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Liverpool players celebrate winning the penalty shootout.
Liverpool players celebrate winning the penalty shootout.
Image: PA Wire/PA Images

Poetic justice as Liverpool prevail and more Capital One Cup talking points

Plus, silver linings for Irish duo and hope for Liverpool’s much-maligned stars.
Jan 26th 2016, 11:39 PM 9,549 5

1. Poetic justice after offside goal

LIVERPOOL AND STOKE have met three times this season and on each occasion, the match has ended 1-0 — a curious stat, particularly giving the 6-1 hammering Mark Hughes’ men gave the Reds on the final day of last season.

Tonight was expected to be as tight as the previous two games during the campaign and so it proved.

For the most part, both sides cancelled each other out, with just four of the 27 shots on target over the 120 minutes, which highlighted the lack of creativity and quality attacking play for the game’s duration more than anything else.

Ultimately, it was a mistake on the part of the officials that decided the game in normal time, with Marko Arnautovic clearly offside as he tapped home Bojan Krkic’s pinpoint cross on the stroke of half-time.

Owing to the manner in which they conceded, Liverpool will therefore be forgiven for thinking they were due a bit of luck when the game went to penalties.

2. Silver linings for Irish duo

Britain Soccer League Cup Liverpool's Alberto Moreno, left, challenges for the ball with Stoke's Glenn Whelan. Source: Jon Super

It won’t come as much consolation to them given that it is Liverpool who are going to Wembley, but the two Irish internationals who started tonight — Jon Walters and Glenn Whelan — both impressed with their performances.

Walters, with his power, movement and footballing intelligence, caused the Liverpool defence problems all night, and produced a lovely touch in the build-up for the game’s only goal.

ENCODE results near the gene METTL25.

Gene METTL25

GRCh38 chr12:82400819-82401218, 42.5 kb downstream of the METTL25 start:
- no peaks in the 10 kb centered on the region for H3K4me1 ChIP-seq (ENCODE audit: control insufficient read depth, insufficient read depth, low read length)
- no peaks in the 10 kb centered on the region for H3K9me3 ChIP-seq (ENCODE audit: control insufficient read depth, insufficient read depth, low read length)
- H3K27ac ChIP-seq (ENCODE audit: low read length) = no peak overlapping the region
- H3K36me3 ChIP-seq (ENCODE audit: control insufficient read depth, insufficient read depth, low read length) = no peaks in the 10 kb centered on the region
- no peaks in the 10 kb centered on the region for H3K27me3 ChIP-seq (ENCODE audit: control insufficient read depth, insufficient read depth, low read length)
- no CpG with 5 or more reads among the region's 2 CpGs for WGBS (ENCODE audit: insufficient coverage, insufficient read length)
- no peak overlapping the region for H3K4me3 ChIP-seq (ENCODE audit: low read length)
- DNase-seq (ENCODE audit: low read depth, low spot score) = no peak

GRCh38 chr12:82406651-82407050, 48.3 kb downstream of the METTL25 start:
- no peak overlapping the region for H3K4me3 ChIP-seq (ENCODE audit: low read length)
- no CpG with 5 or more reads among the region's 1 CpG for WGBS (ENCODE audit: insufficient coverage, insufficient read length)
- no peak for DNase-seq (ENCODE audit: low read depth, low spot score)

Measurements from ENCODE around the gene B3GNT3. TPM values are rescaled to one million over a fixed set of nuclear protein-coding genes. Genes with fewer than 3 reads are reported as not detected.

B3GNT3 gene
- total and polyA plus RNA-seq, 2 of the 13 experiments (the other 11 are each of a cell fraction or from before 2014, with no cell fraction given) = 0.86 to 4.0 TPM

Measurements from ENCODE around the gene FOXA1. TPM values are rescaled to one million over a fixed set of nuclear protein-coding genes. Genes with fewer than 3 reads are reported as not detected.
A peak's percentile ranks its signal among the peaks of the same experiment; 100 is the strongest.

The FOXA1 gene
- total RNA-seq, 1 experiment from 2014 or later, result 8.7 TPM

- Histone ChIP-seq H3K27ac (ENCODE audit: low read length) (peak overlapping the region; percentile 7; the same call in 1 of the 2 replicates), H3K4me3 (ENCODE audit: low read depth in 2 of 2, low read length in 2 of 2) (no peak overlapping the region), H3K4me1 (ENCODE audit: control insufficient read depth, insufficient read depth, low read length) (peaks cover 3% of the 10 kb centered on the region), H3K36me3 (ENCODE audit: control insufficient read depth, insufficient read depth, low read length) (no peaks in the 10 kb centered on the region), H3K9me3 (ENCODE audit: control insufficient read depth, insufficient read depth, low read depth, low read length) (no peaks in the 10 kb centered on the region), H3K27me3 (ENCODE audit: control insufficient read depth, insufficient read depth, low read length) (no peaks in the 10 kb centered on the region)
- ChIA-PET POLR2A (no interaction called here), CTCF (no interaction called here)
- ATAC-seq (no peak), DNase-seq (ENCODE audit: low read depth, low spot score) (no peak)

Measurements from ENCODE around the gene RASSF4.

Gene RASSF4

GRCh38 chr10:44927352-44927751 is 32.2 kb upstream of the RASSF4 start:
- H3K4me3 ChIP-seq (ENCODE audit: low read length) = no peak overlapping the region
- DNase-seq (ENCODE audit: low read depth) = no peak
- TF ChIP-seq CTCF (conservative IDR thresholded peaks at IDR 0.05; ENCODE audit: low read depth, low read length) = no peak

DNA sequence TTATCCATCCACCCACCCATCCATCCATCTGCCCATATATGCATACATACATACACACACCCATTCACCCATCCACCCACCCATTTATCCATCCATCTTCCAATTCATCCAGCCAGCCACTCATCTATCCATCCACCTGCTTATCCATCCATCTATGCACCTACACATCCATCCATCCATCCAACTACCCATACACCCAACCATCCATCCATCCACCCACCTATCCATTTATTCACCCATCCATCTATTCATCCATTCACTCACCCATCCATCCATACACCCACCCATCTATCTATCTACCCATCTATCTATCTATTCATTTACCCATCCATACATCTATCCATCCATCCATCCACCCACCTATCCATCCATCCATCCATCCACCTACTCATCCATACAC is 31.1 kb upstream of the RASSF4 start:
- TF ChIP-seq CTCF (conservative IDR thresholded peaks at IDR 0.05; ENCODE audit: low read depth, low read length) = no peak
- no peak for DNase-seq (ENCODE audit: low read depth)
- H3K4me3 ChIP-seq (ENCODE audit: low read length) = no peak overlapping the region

Whelan, meanwhile, gave his usual tireless display, closing the space regularly, putting in some good tackles, and generally protecting the back four and restricting Liverpool’s attack to half chances at best.

The visitors, in general, will be disappointed to be going home empty-handed following a diligent and disciplined display that had all the hallmarks of the kind of grit with which Stoke have gained a reputation for in recent years.

Both Ireland internationals even slotted home well-taken penalties in the shootout, but their contributions proved irrelevant ultimately.

Less positively from an Irish perspective, after an unconvincing substitute appearance at the weekend against Leicester, Marc Wilson was again left on the bench despite the absence of the injured Ryan Shawcross, with 23-year-old ex-Barcelona man Marc Muniesa preferred at centre-back.

3. Can Mignolet and Benteke push on from here?

It was a night of redemption for Liverpool, as what has been a largely underwhelming season so far has suddenly been given a more positive sheen amid the prospect of a cup final appearance at Wembley in just under four weeks’ time against either Man City or Merseyside rivals Everton.

Two players in particular who benefited from this outcome were Christian Benteke and Simon Mignolet.

Mignolet has recently been awarded a five-year contract to widespread disbelief among Liverpool fans, who have been largely unimpressed with the Belgian international since his move to the club from Sunderland in 2013.

However, the 27-year-old stopper came good when it mattered most, making an impressive save to deny Muniesta in the shootout, thereby paving the way for Joe Allen’s well-taken winner.

Benteke, meanwhile, though he didn’t score in normal time, coolly slotted home one of Liverpool’s six successful spot kicks.

More importantly though, the striker — who Jurgen Klopp has been reluctant to start at times — gave Liverpool a noticeable lift when he replaced Jordan Henderson on 58 minutes.

The Reds looked reinvigorated by the £32.5 million summer signing’s presence on the field and carried more of an attacking threat following his arrival.

Both aforementioned players have had somewhat disappointing seasons thus far, yet their encouraging displays tonight could perhaps serve as the catalyst for better times ahead.

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Paul Fennessy

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